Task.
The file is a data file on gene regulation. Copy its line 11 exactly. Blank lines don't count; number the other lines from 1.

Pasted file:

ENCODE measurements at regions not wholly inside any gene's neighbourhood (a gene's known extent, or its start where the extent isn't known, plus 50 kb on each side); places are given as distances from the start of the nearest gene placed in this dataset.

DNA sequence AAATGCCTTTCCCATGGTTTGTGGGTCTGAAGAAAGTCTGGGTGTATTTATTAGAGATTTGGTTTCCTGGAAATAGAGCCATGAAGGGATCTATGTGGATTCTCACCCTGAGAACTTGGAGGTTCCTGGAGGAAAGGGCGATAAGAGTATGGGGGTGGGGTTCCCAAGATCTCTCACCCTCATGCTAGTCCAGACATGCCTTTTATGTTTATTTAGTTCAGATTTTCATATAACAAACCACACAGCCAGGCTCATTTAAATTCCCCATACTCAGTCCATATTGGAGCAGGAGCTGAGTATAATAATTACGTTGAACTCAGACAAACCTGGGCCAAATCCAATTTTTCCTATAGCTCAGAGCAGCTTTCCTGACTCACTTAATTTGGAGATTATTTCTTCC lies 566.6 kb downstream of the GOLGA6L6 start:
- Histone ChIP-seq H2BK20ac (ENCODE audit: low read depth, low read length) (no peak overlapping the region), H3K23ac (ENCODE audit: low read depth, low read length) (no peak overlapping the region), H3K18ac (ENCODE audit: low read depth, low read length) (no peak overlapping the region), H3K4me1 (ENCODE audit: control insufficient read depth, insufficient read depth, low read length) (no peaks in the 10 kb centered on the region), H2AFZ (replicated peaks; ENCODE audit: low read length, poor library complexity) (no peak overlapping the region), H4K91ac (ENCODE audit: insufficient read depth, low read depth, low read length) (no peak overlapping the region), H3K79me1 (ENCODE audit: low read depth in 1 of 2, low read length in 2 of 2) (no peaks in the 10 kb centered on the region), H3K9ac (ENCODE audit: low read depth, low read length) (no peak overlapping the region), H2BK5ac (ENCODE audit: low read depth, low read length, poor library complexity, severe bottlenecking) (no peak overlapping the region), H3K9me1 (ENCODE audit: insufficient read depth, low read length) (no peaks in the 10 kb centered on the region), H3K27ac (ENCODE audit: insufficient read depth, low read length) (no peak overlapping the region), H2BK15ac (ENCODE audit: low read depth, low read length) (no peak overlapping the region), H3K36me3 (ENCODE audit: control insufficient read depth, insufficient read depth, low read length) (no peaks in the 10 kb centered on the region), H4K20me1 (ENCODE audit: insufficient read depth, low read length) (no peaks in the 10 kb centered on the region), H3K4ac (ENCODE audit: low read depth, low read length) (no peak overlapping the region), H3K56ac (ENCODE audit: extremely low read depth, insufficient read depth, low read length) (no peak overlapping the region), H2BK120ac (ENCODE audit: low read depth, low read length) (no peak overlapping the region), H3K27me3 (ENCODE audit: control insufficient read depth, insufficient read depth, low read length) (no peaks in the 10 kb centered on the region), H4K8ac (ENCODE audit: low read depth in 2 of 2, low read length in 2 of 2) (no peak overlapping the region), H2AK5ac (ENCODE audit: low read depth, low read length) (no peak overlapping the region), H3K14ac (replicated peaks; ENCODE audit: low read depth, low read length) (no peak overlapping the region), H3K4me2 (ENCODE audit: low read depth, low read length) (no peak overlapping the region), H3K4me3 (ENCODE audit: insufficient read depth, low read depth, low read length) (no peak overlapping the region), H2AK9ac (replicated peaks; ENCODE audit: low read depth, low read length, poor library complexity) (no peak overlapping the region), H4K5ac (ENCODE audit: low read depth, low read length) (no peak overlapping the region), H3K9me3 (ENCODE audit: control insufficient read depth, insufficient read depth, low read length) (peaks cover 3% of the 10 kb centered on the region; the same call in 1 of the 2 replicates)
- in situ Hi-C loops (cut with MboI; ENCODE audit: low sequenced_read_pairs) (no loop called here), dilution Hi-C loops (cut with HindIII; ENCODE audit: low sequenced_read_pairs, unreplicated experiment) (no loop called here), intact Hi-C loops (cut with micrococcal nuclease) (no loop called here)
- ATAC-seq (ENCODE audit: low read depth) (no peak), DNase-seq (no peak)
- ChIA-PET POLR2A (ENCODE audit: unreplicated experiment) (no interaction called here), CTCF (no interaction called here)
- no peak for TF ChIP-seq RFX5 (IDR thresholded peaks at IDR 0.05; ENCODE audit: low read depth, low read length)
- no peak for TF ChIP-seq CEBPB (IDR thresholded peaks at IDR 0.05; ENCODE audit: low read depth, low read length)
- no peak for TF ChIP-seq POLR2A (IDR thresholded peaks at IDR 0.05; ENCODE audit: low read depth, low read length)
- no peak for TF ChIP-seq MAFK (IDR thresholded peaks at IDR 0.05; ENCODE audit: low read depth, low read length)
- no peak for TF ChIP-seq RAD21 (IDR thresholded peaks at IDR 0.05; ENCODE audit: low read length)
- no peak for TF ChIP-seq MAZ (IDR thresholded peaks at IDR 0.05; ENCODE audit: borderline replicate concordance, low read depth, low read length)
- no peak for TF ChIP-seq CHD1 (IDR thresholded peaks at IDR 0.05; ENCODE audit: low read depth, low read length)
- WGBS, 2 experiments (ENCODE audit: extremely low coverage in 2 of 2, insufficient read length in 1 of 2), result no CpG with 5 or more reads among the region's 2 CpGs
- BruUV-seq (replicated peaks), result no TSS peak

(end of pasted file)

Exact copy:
- no peak for TF ChIP-seq RAD21 (IDR thresholded peaks at IDR 0.05; ENCODE audit: low read length)